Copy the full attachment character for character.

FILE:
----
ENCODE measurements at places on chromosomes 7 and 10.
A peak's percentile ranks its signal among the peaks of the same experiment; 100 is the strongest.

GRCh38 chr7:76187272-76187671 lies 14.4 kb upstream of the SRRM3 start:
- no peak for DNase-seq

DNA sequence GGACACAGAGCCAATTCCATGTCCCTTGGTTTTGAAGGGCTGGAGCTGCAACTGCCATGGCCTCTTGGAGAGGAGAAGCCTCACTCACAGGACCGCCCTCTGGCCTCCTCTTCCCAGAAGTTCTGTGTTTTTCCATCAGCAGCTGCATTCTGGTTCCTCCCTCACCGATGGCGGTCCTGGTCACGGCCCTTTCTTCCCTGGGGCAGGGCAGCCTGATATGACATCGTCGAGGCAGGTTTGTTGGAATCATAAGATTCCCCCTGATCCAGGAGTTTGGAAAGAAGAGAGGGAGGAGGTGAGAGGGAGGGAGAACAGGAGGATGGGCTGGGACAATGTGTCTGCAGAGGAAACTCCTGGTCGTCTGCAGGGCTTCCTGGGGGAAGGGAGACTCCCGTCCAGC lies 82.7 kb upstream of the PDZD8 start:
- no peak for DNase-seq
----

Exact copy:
ENCODE measurements at places on chromosomes 7 and 10.
A peak's percentile ranks its signal among the peaks of the same experiment; 100 is the strongest.

GRCh38 chr7:76187272-76187671 lies 14.4 kb upstream of the SRRM3 start:
- no peak for DNase-seq

DNA sequence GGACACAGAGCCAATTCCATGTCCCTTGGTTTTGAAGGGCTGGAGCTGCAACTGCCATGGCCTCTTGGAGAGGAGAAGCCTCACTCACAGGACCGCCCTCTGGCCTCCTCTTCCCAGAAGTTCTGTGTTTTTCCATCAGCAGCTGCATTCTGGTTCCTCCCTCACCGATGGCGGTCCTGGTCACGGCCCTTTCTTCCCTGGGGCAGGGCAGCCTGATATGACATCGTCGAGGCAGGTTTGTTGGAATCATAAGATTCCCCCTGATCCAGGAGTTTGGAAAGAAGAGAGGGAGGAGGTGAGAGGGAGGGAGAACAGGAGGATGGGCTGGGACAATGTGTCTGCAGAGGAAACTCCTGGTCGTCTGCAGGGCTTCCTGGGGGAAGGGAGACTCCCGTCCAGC lies 82.7 kb upstream of the PDZD8 start:
- no peak for DNase-seq